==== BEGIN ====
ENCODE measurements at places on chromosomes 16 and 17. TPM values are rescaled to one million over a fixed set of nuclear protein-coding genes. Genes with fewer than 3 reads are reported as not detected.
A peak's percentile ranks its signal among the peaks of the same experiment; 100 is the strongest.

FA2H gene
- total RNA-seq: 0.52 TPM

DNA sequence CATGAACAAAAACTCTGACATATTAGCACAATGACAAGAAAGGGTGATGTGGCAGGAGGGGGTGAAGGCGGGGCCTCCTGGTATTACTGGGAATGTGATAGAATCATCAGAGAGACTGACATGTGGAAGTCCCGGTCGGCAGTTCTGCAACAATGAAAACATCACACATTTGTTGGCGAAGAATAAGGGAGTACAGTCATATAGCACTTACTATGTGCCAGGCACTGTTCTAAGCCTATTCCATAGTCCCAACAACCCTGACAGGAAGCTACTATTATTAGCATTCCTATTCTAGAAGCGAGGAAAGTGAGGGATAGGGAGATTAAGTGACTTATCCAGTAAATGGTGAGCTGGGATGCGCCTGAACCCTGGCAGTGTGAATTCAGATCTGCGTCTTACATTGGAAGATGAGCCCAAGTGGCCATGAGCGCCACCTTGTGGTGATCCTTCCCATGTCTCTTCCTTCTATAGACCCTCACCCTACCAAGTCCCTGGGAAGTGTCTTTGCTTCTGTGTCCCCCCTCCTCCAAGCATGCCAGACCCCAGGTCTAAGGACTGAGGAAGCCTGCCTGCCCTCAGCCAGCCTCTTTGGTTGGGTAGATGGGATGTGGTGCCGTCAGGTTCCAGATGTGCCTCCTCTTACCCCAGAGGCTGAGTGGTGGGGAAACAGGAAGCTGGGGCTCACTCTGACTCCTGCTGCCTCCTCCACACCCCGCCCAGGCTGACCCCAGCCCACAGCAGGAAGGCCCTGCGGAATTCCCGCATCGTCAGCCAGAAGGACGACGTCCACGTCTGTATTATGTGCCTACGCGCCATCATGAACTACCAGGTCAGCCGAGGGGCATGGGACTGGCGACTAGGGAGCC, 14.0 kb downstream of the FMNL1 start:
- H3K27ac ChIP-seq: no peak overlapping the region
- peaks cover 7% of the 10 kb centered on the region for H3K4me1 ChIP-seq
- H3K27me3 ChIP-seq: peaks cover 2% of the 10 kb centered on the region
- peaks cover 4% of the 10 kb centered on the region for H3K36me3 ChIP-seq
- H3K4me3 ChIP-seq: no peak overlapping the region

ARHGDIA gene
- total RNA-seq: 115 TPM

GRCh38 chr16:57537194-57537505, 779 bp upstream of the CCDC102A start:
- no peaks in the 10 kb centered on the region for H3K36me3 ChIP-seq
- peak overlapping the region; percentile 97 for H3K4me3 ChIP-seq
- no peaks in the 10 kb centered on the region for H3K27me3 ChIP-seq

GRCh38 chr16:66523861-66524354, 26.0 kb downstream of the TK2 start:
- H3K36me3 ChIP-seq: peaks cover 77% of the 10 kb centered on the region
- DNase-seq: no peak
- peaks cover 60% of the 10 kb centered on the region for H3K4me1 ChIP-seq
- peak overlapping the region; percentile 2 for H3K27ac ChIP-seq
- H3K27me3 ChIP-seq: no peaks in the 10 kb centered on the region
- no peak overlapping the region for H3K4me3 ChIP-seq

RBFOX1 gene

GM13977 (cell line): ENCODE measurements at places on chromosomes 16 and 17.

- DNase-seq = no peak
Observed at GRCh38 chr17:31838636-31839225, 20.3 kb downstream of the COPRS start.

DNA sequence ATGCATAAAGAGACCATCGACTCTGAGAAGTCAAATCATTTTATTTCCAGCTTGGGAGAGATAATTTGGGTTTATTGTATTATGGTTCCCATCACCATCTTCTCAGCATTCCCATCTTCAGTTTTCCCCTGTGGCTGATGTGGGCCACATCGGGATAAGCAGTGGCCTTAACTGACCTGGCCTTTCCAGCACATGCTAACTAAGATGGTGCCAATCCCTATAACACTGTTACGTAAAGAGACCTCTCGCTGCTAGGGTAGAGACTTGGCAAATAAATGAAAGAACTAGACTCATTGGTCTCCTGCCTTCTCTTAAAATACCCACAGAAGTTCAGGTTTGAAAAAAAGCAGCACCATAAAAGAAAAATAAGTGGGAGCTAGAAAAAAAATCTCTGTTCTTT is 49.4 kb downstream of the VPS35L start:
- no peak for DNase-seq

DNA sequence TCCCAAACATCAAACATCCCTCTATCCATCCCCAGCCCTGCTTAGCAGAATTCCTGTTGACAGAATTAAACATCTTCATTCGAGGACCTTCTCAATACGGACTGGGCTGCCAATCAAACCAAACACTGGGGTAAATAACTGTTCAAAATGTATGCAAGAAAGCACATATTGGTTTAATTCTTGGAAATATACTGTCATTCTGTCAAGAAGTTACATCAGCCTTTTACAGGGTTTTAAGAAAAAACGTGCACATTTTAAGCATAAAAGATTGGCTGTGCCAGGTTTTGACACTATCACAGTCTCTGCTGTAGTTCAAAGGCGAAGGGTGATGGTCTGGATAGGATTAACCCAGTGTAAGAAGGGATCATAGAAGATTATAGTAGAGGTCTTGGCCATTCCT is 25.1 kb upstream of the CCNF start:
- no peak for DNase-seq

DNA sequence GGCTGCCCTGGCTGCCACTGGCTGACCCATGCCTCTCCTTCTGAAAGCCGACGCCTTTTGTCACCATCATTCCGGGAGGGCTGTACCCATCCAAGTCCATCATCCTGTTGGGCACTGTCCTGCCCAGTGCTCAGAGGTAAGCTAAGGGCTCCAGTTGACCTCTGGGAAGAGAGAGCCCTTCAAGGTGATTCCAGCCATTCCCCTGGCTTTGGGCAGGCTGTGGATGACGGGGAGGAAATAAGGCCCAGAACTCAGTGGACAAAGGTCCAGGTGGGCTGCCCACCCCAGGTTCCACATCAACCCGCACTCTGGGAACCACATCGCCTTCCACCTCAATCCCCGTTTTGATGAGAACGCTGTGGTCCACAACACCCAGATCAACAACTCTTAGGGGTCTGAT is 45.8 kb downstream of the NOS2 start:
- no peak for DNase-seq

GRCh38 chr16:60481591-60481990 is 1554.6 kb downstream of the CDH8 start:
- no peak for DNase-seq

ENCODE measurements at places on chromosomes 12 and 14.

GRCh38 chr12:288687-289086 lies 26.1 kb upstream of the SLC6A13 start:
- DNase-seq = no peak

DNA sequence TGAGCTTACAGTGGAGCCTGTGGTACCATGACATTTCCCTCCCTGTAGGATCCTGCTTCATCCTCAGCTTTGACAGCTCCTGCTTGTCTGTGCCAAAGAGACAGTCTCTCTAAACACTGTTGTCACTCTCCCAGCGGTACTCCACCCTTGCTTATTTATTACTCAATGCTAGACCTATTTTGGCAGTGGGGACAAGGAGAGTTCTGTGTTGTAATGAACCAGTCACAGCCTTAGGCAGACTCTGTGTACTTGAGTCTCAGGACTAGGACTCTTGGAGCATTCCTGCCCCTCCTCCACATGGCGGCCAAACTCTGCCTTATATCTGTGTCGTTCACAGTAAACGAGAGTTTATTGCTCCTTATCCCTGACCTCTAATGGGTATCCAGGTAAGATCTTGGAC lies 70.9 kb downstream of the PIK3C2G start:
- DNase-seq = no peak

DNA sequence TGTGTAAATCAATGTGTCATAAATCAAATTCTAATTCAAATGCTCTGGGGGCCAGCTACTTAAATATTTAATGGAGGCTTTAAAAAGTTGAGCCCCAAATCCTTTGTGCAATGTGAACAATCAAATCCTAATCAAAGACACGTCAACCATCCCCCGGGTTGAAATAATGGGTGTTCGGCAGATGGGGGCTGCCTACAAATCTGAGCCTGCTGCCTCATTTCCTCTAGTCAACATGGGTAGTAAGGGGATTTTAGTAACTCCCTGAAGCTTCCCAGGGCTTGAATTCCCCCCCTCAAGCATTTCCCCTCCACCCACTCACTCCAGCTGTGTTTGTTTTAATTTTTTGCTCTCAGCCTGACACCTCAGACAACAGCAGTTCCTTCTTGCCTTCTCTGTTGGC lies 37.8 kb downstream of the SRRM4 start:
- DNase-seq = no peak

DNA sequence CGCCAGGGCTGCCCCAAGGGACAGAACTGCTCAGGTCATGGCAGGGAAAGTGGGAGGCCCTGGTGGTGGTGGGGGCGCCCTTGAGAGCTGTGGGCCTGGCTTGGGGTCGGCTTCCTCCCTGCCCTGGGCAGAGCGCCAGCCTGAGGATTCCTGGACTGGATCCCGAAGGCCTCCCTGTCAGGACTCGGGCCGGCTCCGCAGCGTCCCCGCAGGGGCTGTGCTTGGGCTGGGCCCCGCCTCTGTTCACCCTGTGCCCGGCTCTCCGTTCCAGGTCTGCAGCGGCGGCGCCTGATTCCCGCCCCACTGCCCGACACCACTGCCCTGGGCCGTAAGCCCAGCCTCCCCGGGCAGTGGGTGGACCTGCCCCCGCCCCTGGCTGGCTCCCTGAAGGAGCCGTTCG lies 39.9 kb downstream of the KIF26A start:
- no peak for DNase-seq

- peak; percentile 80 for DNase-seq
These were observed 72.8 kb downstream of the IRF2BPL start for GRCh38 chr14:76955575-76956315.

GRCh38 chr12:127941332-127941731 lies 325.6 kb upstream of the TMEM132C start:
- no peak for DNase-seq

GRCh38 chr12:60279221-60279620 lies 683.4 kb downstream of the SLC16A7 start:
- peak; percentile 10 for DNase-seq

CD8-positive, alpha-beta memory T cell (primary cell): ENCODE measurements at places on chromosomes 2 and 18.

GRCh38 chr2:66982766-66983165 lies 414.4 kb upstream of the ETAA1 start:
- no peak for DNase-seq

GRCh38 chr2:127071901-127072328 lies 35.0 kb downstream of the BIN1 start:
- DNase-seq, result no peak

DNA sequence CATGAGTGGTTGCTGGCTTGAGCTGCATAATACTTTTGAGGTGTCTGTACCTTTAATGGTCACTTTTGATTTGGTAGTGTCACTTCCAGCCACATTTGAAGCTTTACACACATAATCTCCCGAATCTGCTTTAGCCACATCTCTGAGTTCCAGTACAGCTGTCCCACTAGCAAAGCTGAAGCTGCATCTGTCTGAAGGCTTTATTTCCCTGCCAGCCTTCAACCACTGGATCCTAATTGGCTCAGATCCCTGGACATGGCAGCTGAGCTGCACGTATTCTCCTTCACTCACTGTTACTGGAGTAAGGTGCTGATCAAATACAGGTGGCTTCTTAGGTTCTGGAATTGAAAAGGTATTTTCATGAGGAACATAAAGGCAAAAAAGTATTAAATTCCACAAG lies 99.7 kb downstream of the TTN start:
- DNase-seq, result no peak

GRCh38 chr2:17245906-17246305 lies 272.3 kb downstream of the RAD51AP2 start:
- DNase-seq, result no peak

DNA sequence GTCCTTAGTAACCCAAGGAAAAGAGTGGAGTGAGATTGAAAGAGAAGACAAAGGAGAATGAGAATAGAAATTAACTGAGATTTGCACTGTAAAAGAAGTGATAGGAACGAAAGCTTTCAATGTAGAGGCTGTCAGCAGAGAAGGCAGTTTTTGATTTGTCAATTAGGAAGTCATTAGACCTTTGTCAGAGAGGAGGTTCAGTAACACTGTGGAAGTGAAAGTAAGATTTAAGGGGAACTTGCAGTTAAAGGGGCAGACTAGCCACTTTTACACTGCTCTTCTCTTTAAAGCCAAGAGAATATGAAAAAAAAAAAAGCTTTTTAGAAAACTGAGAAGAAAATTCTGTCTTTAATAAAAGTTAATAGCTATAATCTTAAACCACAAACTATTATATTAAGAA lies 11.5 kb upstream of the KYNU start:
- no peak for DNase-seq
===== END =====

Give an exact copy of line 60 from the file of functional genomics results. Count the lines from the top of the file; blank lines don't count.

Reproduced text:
DNA sequence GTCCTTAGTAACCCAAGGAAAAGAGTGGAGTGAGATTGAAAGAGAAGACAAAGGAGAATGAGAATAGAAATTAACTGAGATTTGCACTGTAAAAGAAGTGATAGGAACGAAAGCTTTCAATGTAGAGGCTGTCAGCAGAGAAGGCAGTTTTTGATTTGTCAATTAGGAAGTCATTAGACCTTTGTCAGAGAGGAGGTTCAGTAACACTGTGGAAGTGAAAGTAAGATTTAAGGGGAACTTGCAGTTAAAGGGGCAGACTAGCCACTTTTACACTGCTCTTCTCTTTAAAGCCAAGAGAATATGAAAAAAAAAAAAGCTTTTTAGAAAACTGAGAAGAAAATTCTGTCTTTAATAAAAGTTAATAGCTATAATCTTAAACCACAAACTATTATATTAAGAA lies 11.5 kb upstream of the KYNU start: